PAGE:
Christmas lists…

“Dear Buddha, I would like a pony and a plastic rocket…”

Malcolm Reynolds

I have a different kind of list in mind. A list of standard rants that I just want to get off my chest. The opportunity for them occurs nearly every “Holiday Season”. So let’s just get to it, shall we?


Every year, I hear the same thing. “Holiday this” and “Holiday that” and the counter mantra “they’re taking god out of Christmas”. There seems to be some confusion about the origin of ‘Christmas’. Let’s see if we can clear this up, eh?
Christmas is a ‘bastardization’ of “Christ’s Mass”, which is a Catholic celebration. The Catholics, being the earliest example of ‘admen‘ on the planet, realized that they could more easily sell their religion if they simply adopted the holidays in the areas that they wished to convert. When they moved into Northern Europe, they took on the holiday known as Yule and incorporated it into their religion as the day of Christ’s birth (even though it’s considered most likely that the date would have been in spring) ergo, “Christ’s Mass”. (Mass being what a protestant refers to as a ‘sermon’) What I’m getting at is, if you are calling the holiday ‘Christmas’ and you aren’t a Catholic, you are referring to the secularized holiday formerly known as Yule. There is no need to further secularize it by calling it a “Holiday”.

(I was at a charter school the other day that is hosted at a Catholic Church, and they actually used the phrase “Holiday Party” to describe the Christmas Party. If there’s one group that should be using the word “Christmas” it’s the Catholics)

So, if you hear me wish you a “Merry Christmas”, it’s because “May your feast of the Winter Solstice be enjoyable” is too cumbersome to say repeatedly.


“Jesus is the reason for the season”. See the above rant. Axis tilt (22.5 degrees) is the reason for the season. Lack of sunlight causing depression is the reason for the celebration. Marketing is the reason that Jesus is associated with the season.

Admen everywhere should give thanks for their unique heritage; and I really don’t understand a protestants insistance on associating Jesus and the Holiday formerly known as Yule. I thought they wanted to get away from Papal edict?


For some reason, the last few Christmas seasons have occasioned messages in my inbox exhorting us to rediscover our ‘Christian roots’, telling us to hold tight to our language and our culture. Most of them have declarative statements similar to the following:

“…Christian men and women, on Christian principles, founded this nation, and this is clearly documented.”

Anyone who has done more than a cursory hours worth of work on the subject KNOWS that this is incorrect. If you are talking about the ‘Founding fathers’, then you are talking about educated men for whom the dogma of organized religion represented the belief system of the past. True men of the enlightenment age (most of them) while they still professed a belief in god, they were not ‘Christians’. Fully half of them were acknowledged ‘Deists‘, which is the belief system of the true ‘father’ of the philosophy that is enshrined in the founding documents, John Locke, who first wrote the famous phrase as life, liberty, and estate (Jefferson changed the last to “Pursuit of Happiness” for various reasons)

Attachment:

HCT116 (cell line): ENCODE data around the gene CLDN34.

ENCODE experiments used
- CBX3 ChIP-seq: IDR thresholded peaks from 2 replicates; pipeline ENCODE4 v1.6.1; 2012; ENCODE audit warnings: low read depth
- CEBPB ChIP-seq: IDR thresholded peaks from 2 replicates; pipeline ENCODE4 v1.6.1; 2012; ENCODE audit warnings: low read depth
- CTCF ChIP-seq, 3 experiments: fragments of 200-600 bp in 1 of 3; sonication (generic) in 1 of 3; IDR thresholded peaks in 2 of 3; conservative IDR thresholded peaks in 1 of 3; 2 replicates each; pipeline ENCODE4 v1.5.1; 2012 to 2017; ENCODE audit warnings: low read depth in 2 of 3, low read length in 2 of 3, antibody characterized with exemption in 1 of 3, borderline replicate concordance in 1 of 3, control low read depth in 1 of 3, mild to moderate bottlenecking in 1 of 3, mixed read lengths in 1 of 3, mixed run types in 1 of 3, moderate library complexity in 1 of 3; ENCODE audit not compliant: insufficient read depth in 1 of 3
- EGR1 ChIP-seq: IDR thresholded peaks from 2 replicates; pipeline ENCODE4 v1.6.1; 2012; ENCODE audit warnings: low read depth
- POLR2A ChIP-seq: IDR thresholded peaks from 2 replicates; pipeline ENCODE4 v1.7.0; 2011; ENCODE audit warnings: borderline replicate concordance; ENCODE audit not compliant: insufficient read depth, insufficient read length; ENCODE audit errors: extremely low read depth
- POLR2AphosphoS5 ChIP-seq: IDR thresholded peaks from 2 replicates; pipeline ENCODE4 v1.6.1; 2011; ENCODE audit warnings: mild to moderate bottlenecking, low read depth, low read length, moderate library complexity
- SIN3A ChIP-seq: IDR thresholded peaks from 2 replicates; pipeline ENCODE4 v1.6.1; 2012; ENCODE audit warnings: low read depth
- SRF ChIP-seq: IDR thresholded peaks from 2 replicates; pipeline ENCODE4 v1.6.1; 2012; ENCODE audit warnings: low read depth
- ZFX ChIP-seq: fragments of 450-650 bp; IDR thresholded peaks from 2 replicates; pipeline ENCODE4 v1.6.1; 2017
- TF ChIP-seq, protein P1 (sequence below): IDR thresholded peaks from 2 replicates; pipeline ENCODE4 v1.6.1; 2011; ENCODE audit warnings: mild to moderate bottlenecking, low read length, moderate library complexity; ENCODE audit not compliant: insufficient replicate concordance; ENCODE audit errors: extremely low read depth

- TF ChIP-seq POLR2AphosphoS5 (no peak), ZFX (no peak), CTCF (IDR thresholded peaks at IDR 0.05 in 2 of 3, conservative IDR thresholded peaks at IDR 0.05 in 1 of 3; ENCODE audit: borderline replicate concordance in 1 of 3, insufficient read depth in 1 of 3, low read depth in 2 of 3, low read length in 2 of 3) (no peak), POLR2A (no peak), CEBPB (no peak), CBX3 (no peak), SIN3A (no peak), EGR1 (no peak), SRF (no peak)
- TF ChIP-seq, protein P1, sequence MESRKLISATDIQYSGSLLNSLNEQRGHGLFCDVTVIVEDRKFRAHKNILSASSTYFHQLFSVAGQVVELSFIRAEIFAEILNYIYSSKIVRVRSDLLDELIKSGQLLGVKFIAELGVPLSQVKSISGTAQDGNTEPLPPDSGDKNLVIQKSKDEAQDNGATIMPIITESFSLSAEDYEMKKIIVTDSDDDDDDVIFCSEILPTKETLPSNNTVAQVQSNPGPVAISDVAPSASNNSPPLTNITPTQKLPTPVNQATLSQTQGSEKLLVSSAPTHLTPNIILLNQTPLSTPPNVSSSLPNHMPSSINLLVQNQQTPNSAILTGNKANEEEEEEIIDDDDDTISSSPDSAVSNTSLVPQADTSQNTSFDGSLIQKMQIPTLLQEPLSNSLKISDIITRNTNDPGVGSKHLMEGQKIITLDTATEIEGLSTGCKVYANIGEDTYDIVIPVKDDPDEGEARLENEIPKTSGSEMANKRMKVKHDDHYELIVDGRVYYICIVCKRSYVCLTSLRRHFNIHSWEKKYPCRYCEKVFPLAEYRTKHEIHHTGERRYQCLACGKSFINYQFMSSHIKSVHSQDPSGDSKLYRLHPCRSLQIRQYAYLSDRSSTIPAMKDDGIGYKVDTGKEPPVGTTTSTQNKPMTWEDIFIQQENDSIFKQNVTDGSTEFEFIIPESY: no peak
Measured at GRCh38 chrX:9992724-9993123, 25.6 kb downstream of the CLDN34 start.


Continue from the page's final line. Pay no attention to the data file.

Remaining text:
But, the basis for this (country and philosophy) is not Christianity!

If, however, you are talking about the average people who founded this country…
…Then you would also be mistaken. From Buddhism to Zoroastrianism America has been host to every religion known to man, and those who came here weren’t told to “check their religion at the door”. We don’t even “Speak English” as some of the posts assert (the British would attest to that quite readily) walk into any major city and see how many languages you run across.

While I despise the word “multiculturalism” as much as the next guy (the next guy probably being blissfully ignorant of Postmodernism and its adherents dismissal of objective reality and reason. Reason being the basis for Humanism and the Enlightenment, this country’s REAL foundations) the “Melting pot” that is America isn’t something that happens instantaneously; and as with any alloy, the base material is changed by what is added.

Yes, I know, I’ve ruined Christmas for you. I’m sorry but, the world isn’t as simple as you want it to be, it won’t change just because you think it should, and like those toys you bought for the kids, it won’t go back in the !@#$%^&*! box so that you can return it to the pimply clerk that sold it to you so that you can just get the preassembled one that has all the pieces in the right place! The kid will be happy for the gift anyway, he probably won’t notice the missing parts, and the world will continue to spin on it’s (tilted) axis whether we will it or not.